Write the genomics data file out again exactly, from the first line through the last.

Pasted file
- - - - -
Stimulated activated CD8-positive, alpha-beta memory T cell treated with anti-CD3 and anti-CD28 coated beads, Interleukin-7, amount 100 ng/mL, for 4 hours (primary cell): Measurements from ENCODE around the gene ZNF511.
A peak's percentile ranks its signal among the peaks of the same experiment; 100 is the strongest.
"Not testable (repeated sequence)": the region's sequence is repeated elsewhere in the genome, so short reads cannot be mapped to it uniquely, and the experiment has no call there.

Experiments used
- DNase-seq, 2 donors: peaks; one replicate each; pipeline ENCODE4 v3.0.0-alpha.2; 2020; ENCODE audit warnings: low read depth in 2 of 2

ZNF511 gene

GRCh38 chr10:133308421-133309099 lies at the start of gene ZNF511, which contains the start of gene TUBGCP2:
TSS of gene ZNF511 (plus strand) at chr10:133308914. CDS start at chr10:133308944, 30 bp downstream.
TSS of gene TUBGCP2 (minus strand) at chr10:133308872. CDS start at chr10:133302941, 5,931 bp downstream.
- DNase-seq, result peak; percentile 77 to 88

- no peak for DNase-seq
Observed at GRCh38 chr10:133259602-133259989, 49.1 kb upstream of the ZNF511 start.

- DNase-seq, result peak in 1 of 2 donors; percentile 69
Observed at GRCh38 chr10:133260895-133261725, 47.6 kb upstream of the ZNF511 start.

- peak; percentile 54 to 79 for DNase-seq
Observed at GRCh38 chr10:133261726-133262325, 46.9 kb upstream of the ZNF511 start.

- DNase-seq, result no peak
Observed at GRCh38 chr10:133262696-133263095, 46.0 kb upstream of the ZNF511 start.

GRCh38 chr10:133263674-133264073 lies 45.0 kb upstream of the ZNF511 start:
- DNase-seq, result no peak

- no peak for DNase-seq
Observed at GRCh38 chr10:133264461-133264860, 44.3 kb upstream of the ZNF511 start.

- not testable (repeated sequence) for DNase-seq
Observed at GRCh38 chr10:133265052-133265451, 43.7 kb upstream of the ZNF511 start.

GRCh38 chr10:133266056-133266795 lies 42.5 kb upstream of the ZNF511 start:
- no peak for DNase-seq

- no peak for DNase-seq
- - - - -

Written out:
Stimulated activated CD8-positive, alpha-beta memory T cell treated with anti-CD3 and anti-CD28 coated beads, Interleukin-7, amount 100 ng/mL, for 4 hours (primary cell): Measurements from ENCODE around the gene ZNF511.
A peak's percentile ranks its signal among the peaks of the same experiment; 100 is the strongest.
"Not testable (repeated sequence)": the region's sequence is repeated elsewhere in the genome, so short reads cannot be mapped to it uniquely, and the experiment has no call there.

Experiments used
- DNase-seq, 2 donors: peaks; one replicate each; pipeline ENCODE4 v3.0.0-alpha.2; 2020; ENCODE audit warnings: low read depth in 2 of 2

ZNF511 gene

GRCh38 chr10:133308421-133309099 lies at the start of gene ZNF511, which contains the start of gene TUBGCP2:
TSS of gene ZNF511 (plus strand) at chr10:133308914. CDS start at chr10:133308944, 30 bp downstream.
TSS of gene TUBGCP2 (minus strand) at chr10:133308872. CDS start at chr10:133302941, 5,931 bp downstream.
- DNase-seq, result peak; percentile 77 to 88

- no peak for DNase-seq
Observed at GRCh38 chr10:133259602-133259989, 49.1 kb upstream of the ZNF511 start.

- DNase-seq, result peak in 1 of 2 donors; percentile 69
Observed at GRCh38 chr10:133260895-133261725, 47.6 kb upstream of the ZNF511 start.

- peak; percentile 54 to 79 for DNase-seq
Observed at GRCh38 chr10:133261726-133262325, 46.9 kb upstream of the ZNF511 start.

- DNase-seq, result no peak
Observed at GRCh38 chr10:133262696-133263095, 46.0 kb upstream of the ZNF511 start.

GRCh38 chr10:133263674-133264073 lies 45.0 kb upstream of the ZNF511 start:
- DNase-seq, result no peak

- no peak for DNase-seq
Observed at GRCh38 chr10:133264461-133264860, 44.3 kb upstream of the ZNF511 start.

- not testable (repeated sequence) for DNase-seq
Observed at GRCh38 chr10:133265052-133265451, 43.7 kb upstream of the ZNF511 start.

GRCh38 chr10:133266056-133266795 lies 42.5 kb upstream of the ZNF511 start:
- no peak for DNase-seq

- no peak for DNase-seq